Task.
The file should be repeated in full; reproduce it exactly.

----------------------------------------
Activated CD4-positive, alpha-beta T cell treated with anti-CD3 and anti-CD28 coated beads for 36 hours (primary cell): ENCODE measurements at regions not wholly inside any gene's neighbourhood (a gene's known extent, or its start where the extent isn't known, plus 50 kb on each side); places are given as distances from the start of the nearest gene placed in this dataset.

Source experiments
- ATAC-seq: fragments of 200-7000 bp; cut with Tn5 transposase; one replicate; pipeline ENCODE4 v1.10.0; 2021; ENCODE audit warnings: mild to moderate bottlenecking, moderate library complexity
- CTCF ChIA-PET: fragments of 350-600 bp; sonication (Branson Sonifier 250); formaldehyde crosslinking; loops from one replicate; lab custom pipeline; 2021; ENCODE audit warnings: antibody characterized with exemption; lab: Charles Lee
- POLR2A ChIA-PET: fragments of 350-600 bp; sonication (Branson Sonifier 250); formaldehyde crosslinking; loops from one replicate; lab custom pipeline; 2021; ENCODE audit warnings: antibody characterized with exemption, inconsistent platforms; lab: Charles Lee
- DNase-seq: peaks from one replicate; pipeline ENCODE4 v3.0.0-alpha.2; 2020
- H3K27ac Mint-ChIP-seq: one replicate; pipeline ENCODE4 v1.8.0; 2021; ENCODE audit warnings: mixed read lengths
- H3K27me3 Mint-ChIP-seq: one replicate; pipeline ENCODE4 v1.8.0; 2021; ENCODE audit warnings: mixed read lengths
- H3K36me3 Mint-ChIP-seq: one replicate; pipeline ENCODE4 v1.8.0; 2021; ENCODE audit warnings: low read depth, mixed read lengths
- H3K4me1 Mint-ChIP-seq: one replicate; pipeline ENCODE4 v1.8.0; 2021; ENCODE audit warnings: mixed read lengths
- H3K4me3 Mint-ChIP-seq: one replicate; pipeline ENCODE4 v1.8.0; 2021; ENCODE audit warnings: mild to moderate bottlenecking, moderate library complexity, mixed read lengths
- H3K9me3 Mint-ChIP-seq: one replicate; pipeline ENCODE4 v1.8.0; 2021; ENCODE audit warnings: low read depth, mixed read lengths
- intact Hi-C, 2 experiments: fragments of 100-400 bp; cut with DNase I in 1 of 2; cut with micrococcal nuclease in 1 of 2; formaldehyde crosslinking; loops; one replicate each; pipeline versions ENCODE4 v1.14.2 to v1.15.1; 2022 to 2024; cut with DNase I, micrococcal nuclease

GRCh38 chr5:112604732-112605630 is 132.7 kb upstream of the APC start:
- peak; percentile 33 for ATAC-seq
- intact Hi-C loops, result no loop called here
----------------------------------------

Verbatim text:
Activated CD4-positive, alpha-beta T cell treated with anti-CD3 and anti-CD28 coated beads for 36 hours (primary cell): ENCODE measurements at regions not wholly inside any gene's neighbourhood (a gene's known extent, or its start where the extent isn't known, plus 50 kb on each side); places are given as distances from the start of the nearest gene placed in this dataset.

Source experiments
- ATAC-seq: fragments of 200-7000 bp; cut with Tn5 transposase; one replicate; pipeline ENCODE4 v1.10.0; 2021; ENCODE audit warnings: mild to moderate bottlenecking, moderate library complexity
- CTCF ChIA-PET: fragments of 350-600 bp; sonication (Branson Sonifier 250); formaldehyde crosslinking; loops from one replicate; lab custom pipeline; 2021; ENCODE audit warnings: antibody characterized with exemption; lab: Charles Lee
- POLR2A ChIA-PET: fragments of 350-600 bp; sonication (Branson Sonifier 250); formaldehyde crosslinking; loops from one replicate; lab custom pipeline; 2021; ENCODE audit warnings: antibody characterized with exemption, inconsistent platforms; lab: Charles Lee
- DNase-seq: peaks from one replicate; pipeline ENCODE4 v3.0.0-alpha.2; 2020
- H3K27ac Mint-ChIP-seq: one replicate; pipeline ENCODE4 v1.8.0; 2021; ENCODE audit warnings: mixed read lengths
- H3K27me3 Mint-ChIP-seq: one replicate; pipeline ENCODE4 v1.8.0; 2021; ENCODE audit warnings: mixed read lengths
- H3K36me3 Mint-ChIP-seq: one replicate; pipeline ENCODE4 v1.8.0; 2021; ENCODE audit warnings: low read depth, mixed read lengths
- H3K4me1 Mint-ChIP-seq: one replicate; pipeline ENCODE4 v1.8.0; 2021; ENCODE audit warnings: mixed read lengths
- H3K4me3 Mint-ChIP-seq: one replicate; pipeline ENCODE4 v1.8.0; 2021; ENCODE audit warnings: mild to moderate bottlenecking, moderate library complexity, mixed read lengths
- H3K9me3 Mint-ChIP-seq: one replicate; pipeline ENCODE4 v1.8.0; 2021; ENCODE audit warnings: low read depth, mixed read lengths
- intact Hi-C, 2 experiments: fragments of 100-400 bp; cut with DNase I in 1 of 2; cut with micrococcal nuclease in 1 of 2; formaldehyde crosslinking; loops; one replicate each; pipeline versions ENCODE4 v1.14.2 to v1.15.1; 2022 to 2024; cut with DNase I, micrococcal nuclease

GRCh38 chr5:112604732-112605630 is 132.7 kb upstream of the APC start:
- peak; percentile 33 for ATAC-seq
- intact Hi-C loops, result no loop called here